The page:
Total Pageviews

Bebop Spoken There

Howard Riley: “When I started out playing jazz back in the late 50s, early 60s, if you wanted a gig you had to learn some standards.” – (Jazz Journal April 2017)

Eric Harland: “I love swing and I’m always going to swing but I also know that you can take a hip-hop groove and improvise with that just like you would with a swing pattern.” – (Jazz Journal April 2017)

Today Wednesday April 26

Afternoon.
Vieux Carre Jazzmen - Crescent Club, 1 Hudleston, Cullercoats NE30 3OS. 1pm. Free.
-----
Evening.
Take it to the Bridge - The Globe, 11 Railway St., Newcastle NE4 7AD. £1. 8pm.
Levee Ramblers NOJB - Springwell Village Community Venue, Fell Road, Springwell, Gateshead NE9 7RP. 8:30pm. £3.00.
-----
To the best of our knowledge, details of the above events are correct but may be subject to alteration.

Monday, November 21, 2016

Liberation Music Orchestra @ Cadogan Hall. EFG London Jazz Festival – November 20

(Review by Peter Jones).
Who are the Liberation Orchestra, and why do they exist? Well, there’s currently 12 of them, and their full name supplies at least a clue to their origins: the Charlie Haden Liberation Music Orchestra has been going since 1969. From the outset, the late bassist and composer worked with pianist, composer and arranger Carla Bley, with the idea that jazz could be used to highlight social and political abuses around the world.
Introduced by Haden’s widow Ruth Cameron, this EFG London Jazz Festival gig featured material taken largely from their wonderful new album Time/Life – the last one to which Haden himself contributed. You might have expected some anguished speeches about recent events in the USA. In fact no mention was made, nor did it need to be: as they trooped on stage they looked less like an orchestra than the shell-shocked remnants of a defeated army. After all, every principle they have ever stood for or made albums about – human rights, political freedom, the environment, an end to poverty - is about to be trashed on their own doorstep.

 What was left to do but simply play music? They began, as the album begins, with Blue In Green, the frail-looking 80-year-old Bley sketching patterns in the air to cue the band. The Davis/Evans composition is a perfect choice for this ensemble: with its unusual 10-bar structure, it feels somehow infinite because it never resolves musically and your ears can’t tell where one chorus ends and the next begins. Time/Life, the album’s title track, is typical of the Orchestra: Matt Wilson’s bleak military snare drum was followed by a long, mournful tenor solo by Tony Malaby, and then there was a gradual build-up with French horn, tuba, trombone and trumpets joining in one by one to create waves of brass on an ever-ascending chord sequence.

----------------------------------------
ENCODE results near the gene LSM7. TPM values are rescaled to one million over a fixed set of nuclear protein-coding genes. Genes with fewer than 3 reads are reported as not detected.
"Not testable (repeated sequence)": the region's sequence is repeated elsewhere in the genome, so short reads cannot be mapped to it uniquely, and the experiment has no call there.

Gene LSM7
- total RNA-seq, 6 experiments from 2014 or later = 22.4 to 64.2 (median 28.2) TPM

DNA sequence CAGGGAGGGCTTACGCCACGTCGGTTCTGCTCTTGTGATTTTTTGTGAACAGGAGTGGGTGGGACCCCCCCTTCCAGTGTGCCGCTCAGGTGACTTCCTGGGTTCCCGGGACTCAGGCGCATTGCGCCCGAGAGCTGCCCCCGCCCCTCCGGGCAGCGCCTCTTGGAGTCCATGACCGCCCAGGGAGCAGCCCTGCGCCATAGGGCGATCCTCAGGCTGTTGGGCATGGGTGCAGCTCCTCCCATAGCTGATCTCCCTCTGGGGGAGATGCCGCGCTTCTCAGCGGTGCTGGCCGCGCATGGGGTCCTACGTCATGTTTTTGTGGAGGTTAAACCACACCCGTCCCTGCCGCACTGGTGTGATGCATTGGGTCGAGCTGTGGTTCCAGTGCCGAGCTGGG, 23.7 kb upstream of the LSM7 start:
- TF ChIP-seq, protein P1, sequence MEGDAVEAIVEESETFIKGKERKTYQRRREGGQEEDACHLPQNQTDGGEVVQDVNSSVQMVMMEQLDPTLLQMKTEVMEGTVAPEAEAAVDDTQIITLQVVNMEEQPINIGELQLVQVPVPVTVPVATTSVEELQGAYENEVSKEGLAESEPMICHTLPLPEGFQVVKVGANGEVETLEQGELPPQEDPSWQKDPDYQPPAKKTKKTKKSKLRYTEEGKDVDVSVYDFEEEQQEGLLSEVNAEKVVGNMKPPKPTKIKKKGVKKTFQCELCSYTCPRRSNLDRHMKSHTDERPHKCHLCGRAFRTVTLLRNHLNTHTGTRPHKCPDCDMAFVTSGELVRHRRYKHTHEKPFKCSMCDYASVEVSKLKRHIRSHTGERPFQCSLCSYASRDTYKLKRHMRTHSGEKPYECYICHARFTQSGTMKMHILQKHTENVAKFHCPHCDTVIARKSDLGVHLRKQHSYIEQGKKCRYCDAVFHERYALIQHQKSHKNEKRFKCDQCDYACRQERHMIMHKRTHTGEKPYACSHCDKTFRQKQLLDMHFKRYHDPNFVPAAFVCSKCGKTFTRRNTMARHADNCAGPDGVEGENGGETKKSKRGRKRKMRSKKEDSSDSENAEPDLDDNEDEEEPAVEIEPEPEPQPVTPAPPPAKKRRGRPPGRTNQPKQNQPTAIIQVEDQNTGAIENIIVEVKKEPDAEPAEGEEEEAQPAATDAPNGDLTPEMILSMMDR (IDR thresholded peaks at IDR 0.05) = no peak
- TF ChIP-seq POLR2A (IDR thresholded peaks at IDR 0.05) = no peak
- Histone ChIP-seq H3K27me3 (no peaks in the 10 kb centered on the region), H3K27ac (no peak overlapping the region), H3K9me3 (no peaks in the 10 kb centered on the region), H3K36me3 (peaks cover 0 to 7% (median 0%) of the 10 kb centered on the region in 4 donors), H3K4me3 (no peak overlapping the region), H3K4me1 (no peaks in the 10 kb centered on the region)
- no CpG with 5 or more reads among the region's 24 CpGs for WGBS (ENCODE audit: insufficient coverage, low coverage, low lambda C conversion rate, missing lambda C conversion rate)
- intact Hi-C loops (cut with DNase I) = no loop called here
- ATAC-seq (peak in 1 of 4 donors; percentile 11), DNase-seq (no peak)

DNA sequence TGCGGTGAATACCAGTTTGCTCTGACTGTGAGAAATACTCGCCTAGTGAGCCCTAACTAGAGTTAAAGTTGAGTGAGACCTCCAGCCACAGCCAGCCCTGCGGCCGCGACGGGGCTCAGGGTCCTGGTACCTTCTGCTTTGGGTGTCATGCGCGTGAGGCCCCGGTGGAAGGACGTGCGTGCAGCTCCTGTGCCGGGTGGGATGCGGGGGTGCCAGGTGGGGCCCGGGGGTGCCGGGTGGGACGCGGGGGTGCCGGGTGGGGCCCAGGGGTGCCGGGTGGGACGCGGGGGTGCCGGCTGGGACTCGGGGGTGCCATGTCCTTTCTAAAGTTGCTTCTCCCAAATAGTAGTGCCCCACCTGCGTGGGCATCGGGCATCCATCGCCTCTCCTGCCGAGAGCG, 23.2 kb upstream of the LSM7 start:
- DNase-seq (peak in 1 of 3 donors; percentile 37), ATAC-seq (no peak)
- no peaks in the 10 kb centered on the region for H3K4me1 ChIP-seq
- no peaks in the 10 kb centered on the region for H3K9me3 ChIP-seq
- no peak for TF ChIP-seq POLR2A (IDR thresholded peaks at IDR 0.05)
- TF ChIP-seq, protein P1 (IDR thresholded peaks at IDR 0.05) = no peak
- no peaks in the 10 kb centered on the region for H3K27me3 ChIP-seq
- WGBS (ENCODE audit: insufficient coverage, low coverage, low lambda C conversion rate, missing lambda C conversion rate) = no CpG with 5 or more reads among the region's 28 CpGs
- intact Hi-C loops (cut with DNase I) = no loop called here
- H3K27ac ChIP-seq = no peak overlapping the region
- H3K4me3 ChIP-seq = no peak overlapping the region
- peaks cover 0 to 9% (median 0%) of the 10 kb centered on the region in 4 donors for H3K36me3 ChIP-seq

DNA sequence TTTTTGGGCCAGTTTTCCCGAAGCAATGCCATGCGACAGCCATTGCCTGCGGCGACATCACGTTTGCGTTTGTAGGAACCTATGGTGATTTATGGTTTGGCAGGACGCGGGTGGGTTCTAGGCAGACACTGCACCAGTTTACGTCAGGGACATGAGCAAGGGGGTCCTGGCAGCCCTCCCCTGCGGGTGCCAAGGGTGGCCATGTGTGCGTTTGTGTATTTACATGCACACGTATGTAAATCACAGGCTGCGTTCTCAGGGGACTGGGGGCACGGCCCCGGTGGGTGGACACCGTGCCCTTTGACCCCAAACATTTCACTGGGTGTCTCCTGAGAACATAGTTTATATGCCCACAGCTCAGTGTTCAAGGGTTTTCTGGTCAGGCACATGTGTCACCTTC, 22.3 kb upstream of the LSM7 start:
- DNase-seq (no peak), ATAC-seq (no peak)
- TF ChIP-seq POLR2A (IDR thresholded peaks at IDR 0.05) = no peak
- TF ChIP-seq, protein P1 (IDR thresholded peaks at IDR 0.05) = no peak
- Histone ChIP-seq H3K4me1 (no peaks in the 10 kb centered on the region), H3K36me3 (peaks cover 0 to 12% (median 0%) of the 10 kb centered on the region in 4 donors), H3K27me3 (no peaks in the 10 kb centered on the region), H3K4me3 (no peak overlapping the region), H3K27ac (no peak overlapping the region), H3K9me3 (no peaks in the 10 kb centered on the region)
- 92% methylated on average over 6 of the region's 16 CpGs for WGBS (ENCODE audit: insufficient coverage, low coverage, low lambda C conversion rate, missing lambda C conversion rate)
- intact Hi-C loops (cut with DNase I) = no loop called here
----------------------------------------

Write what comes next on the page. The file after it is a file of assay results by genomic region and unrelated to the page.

In the circumstances, playing America The Beautiful might seem provocative. However, it was an idea of Haden’s to use patriotic corn like this in conjunction with songs like We Shall Overcome. Context is all. In truth, America The Beautiful didn’t always sound so beautiful (maybe it should be re-titled America the Post-Factual). It sounded dark and uneasy to begin with, as Wilson rapped out a funeral march, with some nice trumpet from Seneca Black, followed by a traditional waltz-time rendition of the tune. Earl McBride’s tuba then coughed into life and played a somewhat comical solo, which had the effect of making everyone on stage smile and relax for the first time in the evening. The tune continued with a discordant harmonic sequence, out of which emerged a more tuneful final chorus.

This was a potentially tough gig for Oles, having to replace Haden on the bass, but he responded magnificently, with a number of solo spots, particularly the impressionistic intro to Song for the Whales.


The Orchestra has survived the departure of Charlie Haden. One hopes very much that it will survive the eventual departure of Carla Bley. If we never needed it before, we sure do need it now.
Peter
Vincent Chancey (French horn), Tony Malaby (tenor saxophone) Earl McBride (tuba), Seneca Black (trumpet), Michael Rodriguez (trumpet), Loren Stillman (alto saxophone), Chris Cheek (tenor saxophone), Marshall Gilkes (trombone), Steve Cardenas (guitar), Matt Wilson (drums), Carla Bley (piano), Darak Oles (double bass)

No comments :

Post a Comment

Blog Archive

About this blog - contact details.

Bebop Spoken Here -- Here, being the north-east of England -- centred in the blues heartland of Newcastle and reaching down to the Tees Delta and looking upwards to the Land of the Kilt.
Not a very original title, I know; not even an accurate one as my taste, whilst centred around the music of Bird and Diz, extends in many directions and I listen to everything from King Oliver to Chick Corea and beyond. Not forgetting the Great American Songbook the contents of which has provided the inspiration for much great jazz and quality popular singing for round about a century.
The idea of this blog is for you to share your thoughts and pass on your comments on discs, gigs, jazz - music in general. If you've been to a gig/concert or heard a CD that knocked you sideways please share your views with us. Tell us about your favourites, your memories, your dislikes.
Lance (Who wishes it to be known that he is not responsible for postings other than his own and that he's not always responsible for them.)
Contact: lanceliddle@gmail.com I look forward to hearing from you.

Subscribe!